Method for Evaluating Implications of Climate Change for Design and Performance of Flexible Pavements


A method to assess the impacts of forecasted climate change on pavement deterioration is presented. Traditional methods of pavement design use historic climate data and assume that climate is stationary with time. Climate change challenges this assumption of stationarity (i.e., natural driving forces of engineering have a variability described by a time-invariant probability density function). Therefore, the use of historic climate data is insufficient for the prediction of climate conditions. The focus is on the preparation and the use of climate model data sets as inputs to the Mechanistic–Empirical Pavement Design Guide (MEPDG) model to simulate flexible pavement performance and deterioration over time. The method is illustrated with a case study that uses future climate model temperature data from three North American Regional Climate Change Assessment Program scenarios at four sites across New England. Pavement distress predicted with future temperature scenarios is compared with that from MEPDG temperature data. Application of the method demonstrates the importance of matching the overlapping periods before using climate forecast output in the MEPDG. Although the simulated impact of future temperature changes on pavement performance was negligible for alligator cracking at the four study sites, asphalt concrete rutting differences were great enough to warrant additional consideration and to suggest that climate change and variability in future climate scenarios could affect pavement design and evaluation. The proposed method can be used to evaluate the impact of other climate variables alone or in combination. The method also can readily use new climate model output and be adapted for new downscaling methods.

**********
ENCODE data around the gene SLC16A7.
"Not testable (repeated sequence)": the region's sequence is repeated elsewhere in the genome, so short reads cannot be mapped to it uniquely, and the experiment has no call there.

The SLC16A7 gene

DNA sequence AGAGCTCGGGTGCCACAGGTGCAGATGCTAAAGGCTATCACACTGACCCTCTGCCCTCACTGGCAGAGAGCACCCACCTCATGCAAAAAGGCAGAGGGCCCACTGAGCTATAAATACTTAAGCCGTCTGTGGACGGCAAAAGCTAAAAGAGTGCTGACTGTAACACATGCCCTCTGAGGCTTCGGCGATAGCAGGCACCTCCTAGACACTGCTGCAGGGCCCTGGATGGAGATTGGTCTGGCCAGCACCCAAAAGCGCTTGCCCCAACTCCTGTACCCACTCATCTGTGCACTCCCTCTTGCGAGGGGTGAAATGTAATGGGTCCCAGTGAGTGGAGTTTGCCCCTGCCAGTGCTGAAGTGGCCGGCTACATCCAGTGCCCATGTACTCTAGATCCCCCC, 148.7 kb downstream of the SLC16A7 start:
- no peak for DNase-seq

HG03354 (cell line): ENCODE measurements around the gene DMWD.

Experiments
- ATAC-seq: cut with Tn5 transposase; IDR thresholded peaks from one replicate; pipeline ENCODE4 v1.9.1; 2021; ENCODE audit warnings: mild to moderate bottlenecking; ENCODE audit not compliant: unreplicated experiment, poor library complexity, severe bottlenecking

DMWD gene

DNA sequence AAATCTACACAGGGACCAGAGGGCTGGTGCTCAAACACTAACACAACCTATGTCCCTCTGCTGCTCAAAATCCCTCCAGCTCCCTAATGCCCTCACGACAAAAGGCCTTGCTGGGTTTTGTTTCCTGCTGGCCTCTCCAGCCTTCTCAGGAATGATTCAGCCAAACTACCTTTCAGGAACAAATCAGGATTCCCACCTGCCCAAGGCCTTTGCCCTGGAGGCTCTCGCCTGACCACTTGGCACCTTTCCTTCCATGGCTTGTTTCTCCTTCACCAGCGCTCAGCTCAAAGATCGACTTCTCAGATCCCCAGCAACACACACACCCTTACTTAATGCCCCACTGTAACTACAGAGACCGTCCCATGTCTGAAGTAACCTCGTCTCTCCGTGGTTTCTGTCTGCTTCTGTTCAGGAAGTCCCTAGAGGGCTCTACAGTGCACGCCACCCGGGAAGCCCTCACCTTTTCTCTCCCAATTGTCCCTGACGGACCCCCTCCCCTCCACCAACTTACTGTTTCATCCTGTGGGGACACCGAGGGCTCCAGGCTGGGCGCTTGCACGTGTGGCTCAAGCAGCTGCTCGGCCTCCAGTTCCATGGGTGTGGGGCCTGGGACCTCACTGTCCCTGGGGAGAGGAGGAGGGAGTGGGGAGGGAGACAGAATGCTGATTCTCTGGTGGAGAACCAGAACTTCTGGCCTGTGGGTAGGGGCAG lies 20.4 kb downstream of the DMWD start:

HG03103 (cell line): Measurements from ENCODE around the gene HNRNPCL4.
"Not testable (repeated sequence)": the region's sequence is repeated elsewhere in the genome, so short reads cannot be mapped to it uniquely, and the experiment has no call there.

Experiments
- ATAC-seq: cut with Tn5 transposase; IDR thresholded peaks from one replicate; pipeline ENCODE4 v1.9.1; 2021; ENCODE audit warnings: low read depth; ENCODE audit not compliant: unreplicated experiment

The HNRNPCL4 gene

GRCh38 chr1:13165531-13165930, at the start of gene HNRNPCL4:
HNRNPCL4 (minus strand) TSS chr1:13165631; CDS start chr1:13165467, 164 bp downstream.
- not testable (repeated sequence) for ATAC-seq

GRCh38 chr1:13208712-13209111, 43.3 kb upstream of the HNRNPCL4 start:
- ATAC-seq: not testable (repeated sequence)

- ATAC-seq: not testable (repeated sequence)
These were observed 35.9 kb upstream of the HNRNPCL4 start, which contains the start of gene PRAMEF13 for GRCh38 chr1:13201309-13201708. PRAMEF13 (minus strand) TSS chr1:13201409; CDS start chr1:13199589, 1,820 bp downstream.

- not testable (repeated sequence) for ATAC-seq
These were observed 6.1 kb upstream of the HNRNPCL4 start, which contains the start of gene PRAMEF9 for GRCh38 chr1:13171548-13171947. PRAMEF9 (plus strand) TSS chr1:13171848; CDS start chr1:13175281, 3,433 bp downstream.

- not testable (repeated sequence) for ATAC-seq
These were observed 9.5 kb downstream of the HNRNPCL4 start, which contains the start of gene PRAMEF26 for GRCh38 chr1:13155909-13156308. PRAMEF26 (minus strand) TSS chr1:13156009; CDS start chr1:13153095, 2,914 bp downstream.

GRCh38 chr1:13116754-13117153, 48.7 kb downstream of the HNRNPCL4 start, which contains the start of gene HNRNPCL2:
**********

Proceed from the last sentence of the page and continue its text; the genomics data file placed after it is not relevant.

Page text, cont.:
Earth Systems Research Center

Publication Date


Journal Title

Transportation Research Record: Journal of the Transportation Research Board



Digital Object Identifier (DOI)

Document Type